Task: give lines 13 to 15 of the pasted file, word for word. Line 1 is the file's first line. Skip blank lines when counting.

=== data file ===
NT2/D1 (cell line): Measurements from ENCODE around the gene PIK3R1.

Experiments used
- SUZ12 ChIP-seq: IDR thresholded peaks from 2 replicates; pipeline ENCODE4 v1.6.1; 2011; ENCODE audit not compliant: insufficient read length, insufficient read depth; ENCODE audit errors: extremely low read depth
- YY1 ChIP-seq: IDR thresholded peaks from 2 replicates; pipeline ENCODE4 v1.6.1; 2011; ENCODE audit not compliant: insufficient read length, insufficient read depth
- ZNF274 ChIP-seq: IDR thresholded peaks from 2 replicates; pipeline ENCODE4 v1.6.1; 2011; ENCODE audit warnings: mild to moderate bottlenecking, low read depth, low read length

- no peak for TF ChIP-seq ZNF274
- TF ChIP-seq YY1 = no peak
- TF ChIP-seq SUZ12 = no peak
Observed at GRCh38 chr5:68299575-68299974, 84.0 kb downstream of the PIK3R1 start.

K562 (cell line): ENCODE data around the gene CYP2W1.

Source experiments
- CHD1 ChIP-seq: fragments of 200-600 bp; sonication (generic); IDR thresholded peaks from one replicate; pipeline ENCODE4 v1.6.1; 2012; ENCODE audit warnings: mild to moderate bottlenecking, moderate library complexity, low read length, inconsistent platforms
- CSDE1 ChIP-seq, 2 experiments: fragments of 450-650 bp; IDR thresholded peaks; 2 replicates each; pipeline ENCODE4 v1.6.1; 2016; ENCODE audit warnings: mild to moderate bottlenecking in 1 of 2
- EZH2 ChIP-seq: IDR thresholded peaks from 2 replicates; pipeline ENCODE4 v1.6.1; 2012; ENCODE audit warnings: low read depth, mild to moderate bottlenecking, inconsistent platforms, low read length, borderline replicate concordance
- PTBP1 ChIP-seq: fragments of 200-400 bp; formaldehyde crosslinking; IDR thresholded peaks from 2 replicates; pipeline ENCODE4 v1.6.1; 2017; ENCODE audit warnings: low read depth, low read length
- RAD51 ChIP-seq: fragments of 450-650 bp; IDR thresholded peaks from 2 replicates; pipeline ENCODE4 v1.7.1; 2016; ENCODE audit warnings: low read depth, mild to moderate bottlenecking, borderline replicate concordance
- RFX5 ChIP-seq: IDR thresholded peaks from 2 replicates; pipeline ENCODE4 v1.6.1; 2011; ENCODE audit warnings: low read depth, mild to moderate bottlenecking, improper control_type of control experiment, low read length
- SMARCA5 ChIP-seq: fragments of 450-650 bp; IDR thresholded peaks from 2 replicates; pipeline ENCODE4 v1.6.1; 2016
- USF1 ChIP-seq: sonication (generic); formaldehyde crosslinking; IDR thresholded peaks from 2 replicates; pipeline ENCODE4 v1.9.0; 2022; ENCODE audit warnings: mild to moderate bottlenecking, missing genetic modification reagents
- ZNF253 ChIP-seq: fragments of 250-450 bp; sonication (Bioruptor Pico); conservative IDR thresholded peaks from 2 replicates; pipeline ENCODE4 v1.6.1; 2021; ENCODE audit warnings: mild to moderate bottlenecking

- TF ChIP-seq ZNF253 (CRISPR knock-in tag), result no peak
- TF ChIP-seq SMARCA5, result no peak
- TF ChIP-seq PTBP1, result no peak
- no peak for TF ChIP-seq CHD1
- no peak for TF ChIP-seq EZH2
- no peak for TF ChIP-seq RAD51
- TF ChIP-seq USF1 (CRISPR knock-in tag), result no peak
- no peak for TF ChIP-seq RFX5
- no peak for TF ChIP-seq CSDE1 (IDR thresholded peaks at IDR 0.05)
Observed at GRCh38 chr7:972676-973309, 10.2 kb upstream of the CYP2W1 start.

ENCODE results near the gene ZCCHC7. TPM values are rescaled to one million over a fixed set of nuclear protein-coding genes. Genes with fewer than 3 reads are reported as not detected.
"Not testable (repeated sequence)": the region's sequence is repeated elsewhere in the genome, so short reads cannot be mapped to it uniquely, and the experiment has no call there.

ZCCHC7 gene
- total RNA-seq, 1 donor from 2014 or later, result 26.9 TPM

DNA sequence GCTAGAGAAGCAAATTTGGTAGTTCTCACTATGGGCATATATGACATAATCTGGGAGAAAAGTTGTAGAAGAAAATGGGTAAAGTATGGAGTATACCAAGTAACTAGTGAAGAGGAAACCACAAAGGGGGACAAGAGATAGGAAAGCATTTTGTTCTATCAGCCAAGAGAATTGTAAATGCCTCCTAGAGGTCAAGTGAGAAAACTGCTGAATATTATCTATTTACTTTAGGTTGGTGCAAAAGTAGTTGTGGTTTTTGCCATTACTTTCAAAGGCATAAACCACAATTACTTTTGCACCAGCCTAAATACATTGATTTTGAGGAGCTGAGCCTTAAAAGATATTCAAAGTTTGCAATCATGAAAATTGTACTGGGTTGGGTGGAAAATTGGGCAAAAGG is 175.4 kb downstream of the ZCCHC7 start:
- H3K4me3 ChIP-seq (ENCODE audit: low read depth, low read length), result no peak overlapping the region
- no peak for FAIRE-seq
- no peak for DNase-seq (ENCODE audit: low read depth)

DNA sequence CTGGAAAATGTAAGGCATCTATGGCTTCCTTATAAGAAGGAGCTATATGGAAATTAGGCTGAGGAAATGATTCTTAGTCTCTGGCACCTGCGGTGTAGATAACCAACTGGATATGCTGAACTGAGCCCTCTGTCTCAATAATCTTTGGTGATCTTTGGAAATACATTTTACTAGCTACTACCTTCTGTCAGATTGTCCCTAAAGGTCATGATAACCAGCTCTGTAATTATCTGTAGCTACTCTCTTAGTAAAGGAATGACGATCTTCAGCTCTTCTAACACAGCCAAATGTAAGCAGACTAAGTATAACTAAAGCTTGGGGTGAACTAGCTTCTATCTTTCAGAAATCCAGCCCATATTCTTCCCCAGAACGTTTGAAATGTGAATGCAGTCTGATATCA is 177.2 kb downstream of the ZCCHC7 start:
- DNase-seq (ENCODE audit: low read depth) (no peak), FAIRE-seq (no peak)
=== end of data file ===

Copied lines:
- CSDE1 ChIP-seq, 2 experiments: fragments of 450-650 bp; IDR thresholded peaks; 2 replicates each; pipeline ENCODE4 v1.6.1; 2016; ENCODE audit warnings: mild to moderate bottlenecking in 1 of 2
- EZH2 ChIP-seq: IDR thresholded peaks from 2 replicates; pipeline ENCODE4 v1.6.1; 2012; ENCODE audit warnings: low read depth, mild to moderate bottlenecking, inconsistent platforms, low read length, borderline replicate concordance
- PTBP1 ChIP-seq: fragments of 200-400 bp; formaldehyde crosslinking; IDR thresholded peaks from 2 replicates; pipeline ENCODE4 v1.6.1; 2017; ENCODE audit warnings: low read depth, low read length